The Shabbat candles flickered, and chicken soup umami wafted from the kitchen.
After a week of preparation, I peered down the makeshift dining table at my roommate Diana and my twelve guests. None were local to Mexico City. We were all transients, strangers in a strange land. We were a mix of Jews, Christians, Catholics, and atheists. A mix of Americans, Mexicans, and an Argentinean. A mix of East and West Coasters, Midwesterners, and Southerners. A mix of black, brown, and white.
All twenty- and thirty-somethings, our colors and backgrounds blended like the ingredients in the charoset, each one highlighting the other, making for a sweet combination more than the sum of its parts.
Diana and I—the Jewish contingent—introduced ourselves, explaining that seder is a storytelling process followed by a festive dinner. That we would lead the way but we hoped everyone would participate. That we wanted people to question, and if we couldn’t answer, Google surely could.
We began with a round robin sharing our placecards. In addition to our names, each held factoids about a Jewish community around the world.
“I’m Macarena,” my Argentinian friend announced when her turn arrived.
“Hiiiiiiiii Macarena,” we all responded in chorus.
“What do Hungarian Jews place on the Seder table to represent the precious gifts given to the Israelites as they departed Egypt?”
We all looked around dumbfounded, until, in Spanish, she gave us a clue. “Sería un buen regalo para mujeres. Seguro que todas las mujeres aquí tiene… (It would be a good gift for women. All the women here definitely have some…),” she added, winking my direction.
“Chocolate!” we shouted. “Wine!”
“Noooo…. Joyas!” She shared gleefully. Jewelry.
After we made the rounds, Diana and I shared a bit of the history of the Jewish community in Mexico. We explained that we hoped tonight would be an opportunity to share diverse stories of struggle and liberation. That we would learn together from the story of Exodus, and explore its relevance today. “We are not merely telling a story here. We are being called to a radical act of empathy,” I read from Jonathan Safran Foer’s New American Haggadah.
We embarked, popcorn-style, around the table, trading off reading mostly from a racial justice Haggadah that quoted Fannie Lou Hamer, Carl Sagan, Harriet Tubman, and Bryan Stevenson, along with the Torah. Diana’s grandparents looked down at us from their crystal frame on our TV console, and my grandparents’ loaned Maxwell house Haggadahs peered up from the table, stained and bent from decades of use.
When we arrived at the first handwashing, we read from a feminist Haggadah about the role of women, and water, in the Exodus story. We invited our guests to wash the hands of the person to their right, but not without first asking for consent. They eagerly complied, each one looking into his or her neighbor’s eyes—some for the first time—speaking in hushed tones, then gently pouring water over their neighbors’ hands.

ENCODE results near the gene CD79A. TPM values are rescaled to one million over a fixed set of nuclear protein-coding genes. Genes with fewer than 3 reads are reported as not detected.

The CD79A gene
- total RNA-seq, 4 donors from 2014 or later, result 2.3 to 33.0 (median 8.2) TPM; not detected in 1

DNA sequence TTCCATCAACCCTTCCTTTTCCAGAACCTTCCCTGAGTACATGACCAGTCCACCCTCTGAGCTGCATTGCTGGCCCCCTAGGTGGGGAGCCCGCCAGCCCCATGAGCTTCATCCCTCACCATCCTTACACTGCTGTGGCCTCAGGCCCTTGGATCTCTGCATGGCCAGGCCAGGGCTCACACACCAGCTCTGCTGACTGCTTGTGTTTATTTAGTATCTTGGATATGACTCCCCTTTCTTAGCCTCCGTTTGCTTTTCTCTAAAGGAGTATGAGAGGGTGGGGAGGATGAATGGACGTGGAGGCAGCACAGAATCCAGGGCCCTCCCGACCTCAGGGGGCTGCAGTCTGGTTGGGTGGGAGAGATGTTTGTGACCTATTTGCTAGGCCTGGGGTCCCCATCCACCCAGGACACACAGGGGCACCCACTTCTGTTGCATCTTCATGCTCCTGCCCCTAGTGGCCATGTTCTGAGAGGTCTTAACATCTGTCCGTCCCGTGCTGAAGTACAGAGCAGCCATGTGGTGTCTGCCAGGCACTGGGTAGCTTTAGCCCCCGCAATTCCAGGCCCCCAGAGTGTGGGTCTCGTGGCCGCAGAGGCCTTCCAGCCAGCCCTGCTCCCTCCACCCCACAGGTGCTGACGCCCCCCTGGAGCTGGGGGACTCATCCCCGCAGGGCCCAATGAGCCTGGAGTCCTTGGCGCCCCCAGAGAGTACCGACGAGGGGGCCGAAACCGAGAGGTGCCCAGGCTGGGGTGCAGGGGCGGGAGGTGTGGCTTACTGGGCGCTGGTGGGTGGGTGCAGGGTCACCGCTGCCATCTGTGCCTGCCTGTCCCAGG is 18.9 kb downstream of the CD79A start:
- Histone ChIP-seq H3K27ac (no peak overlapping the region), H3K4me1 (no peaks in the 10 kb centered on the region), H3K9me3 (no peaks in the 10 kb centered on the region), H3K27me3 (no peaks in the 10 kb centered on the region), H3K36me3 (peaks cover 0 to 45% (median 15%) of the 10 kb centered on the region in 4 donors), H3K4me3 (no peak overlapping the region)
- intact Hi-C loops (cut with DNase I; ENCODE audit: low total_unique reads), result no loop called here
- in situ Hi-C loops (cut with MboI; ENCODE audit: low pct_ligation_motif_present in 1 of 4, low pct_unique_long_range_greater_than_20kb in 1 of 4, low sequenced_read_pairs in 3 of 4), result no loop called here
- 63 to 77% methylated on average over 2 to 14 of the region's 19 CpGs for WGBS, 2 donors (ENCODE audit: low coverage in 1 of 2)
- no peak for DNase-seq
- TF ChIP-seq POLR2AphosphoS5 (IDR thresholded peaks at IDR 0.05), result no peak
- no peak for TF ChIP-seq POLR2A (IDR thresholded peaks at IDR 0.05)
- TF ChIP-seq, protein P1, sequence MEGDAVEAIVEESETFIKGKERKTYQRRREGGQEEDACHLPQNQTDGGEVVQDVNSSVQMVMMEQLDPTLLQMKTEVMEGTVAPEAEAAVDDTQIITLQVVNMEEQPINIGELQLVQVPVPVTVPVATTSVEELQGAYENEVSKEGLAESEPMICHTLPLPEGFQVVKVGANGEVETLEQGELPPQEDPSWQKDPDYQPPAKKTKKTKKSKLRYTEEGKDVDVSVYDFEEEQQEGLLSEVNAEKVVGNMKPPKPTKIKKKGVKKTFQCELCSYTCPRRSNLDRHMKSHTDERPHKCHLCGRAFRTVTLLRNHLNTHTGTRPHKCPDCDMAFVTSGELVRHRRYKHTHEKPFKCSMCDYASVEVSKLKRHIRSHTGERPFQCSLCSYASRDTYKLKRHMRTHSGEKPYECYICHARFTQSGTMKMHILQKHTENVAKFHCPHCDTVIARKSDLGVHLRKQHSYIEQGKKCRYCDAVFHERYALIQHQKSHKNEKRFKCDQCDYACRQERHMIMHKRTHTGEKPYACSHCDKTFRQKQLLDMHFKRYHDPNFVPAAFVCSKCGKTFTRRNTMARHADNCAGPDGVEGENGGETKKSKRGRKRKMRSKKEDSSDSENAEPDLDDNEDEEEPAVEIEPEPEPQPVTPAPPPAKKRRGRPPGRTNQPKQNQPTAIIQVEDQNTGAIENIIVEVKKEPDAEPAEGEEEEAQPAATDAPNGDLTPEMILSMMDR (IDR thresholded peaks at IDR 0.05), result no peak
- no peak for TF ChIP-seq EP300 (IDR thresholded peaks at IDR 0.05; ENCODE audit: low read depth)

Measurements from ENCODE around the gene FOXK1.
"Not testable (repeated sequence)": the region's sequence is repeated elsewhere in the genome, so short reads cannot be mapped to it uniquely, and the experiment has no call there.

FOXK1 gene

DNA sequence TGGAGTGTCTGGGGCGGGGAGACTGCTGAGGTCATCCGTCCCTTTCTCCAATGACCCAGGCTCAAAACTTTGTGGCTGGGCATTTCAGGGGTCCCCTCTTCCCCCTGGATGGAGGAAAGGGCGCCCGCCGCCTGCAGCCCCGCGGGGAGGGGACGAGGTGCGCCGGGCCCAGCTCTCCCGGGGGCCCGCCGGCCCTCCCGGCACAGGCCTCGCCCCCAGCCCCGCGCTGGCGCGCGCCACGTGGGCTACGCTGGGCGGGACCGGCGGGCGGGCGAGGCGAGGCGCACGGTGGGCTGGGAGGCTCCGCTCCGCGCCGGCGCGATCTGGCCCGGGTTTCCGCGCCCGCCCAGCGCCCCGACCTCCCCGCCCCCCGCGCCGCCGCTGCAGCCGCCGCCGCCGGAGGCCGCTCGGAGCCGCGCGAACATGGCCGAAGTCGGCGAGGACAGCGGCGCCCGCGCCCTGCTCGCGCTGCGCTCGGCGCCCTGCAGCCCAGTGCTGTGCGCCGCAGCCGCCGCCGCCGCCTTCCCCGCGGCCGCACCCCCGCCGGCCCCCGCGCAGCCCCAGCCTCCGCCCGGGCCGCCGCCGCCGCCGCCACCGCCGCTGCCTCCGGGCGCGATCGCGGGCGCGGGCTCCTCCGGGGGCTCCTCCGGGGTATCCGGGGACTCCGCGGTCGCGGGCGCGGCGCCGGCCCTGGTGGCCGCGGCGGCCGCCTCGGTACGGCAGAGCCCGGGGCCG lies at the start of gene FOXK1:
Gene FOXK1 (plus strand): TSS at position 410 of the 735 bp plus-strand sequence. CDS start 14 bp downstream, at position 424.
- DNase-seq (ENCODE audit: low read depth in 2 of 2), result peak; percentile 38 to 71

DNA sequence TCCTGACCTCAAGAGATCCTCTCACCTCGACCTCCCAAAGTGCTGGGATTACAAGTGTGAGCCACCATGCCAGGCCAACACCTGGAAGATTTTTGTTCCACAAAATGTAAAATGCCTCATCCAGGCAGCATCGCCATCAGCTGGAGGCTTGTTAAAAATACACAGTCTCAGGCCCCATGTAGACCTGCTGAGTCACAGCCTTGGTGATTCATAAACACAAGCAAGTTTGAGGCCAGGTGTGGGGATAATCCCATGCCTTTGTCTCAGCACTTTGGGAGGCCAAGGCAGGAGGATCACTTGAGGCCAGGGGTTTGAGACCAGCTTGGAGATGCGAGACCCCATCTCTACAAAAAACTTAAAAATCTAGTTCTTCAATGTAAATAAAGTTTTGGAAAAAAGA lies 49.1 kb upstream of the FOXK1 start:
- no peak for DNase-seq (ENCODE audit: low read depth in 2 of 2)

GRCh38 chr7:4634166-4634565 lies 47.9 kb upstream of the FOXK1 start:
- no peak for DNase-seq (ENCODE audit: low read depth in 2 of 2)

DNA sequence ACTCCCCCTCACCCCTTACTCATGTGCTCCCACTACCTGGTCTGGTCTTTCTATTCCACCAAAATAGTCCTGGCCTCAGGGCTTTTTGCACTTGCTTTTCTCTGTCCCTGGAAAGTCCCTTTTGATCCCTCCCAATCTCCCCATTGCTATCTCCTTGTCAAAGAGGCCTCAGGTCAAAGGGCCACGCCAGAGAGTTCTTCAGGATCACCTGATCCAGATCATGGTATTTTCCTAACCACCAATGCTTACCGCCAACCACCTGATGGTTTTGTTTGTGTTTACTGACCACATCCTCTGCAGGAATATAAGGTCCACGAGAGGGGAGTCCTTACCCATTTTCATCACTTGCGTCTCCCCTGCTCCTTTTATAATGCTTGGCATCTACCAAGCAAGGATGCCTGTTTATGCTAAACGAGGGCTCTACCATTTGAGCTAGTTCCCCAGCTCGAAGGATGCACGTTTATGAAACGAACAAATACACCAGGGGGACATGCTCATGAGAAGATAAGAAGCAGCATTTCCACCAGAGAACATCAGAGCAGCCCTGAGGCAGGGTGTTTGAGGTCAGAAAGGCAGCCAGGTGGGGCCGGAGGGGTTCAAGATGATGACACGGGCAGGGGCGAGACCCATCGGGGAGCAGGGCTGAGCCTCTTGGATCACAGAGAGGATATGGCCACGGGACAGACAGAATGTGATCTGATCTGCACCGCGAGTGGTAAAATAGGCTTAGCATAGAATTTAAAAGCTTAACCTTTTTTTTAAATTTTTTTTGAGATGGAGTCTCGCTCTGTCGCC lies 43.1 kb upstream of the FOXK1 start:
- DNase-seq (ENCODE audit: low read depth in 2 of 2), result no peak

We moved from the handwashing (urhatz), to eating a green vegetable dipped in saltwater (karpas), to breaking the middle matzah (yahatz).
Why does the Haggadah urge us to feed the hungry at this point in the seder, when it’s already more or less too late, we asked ourselves, with the help of Safran Foer. “Could it be teaching us that this night, in one crucial way, is just like all other nights? On all other nights we eat to satisfaction without a thought for the hungry stranger. Tonight, we speak of hunger, but do nothing to alleviate it.”
We reflected silently, asking ourselves why that is so, and what we should do differently.
Then there were bowls of matzah ball soup with cilantro and jalapeño—a nod to our host-country. A cucumber, tomato, avocado and serrano chile salad. Fish with mole-inspired rub. My mom’s sweet and sour brisket. Flourless chocolate cake. Lemon bars. Matzah toffee rocky road bites.
And then, the great hunt for the afikoman commenced, Vanessa emerging triumphant from beneath the table. We followed a rich meal with those final dry bites, and we read:
“[The afikoman] embodies the faith that there is always a way, concealed though it might be, to make the transition from the suffering that we know, to the future that we dream…. We sit together with our great diversities of worldviews, for we are celebrants of freedom and will brook no tyranny of thought. But we all eat the afikoman together, gesturing toward a sense of the world that sustains us in our hope.”
We stood up and opened the door for Elijah, arms slung around each other. Diana and I began to sing Eliyahu hanavi, surprised when the voices of our guests, high and low, joined in the Hebrew on the second round.
As our celebration of our freedom came to a close, I silently prayed that those voices would continue to echo through our minds, sustaining us in our many fights for freedom, at least until next year.
Ryan Cohen is a Fulbright-García Robles conducting research about how to advance social mobility in Mexico City. She previously worked for the Obama White House, ACLU of Michigan, Department of Justice, and Mayor of Los Angeles. Her writing has been featured in the Huffington Post, Reforma, University of Pennsylvania Journal of Law & Social Change, and Kennedy School Review, and can be found on her website ryanashleycohen.com.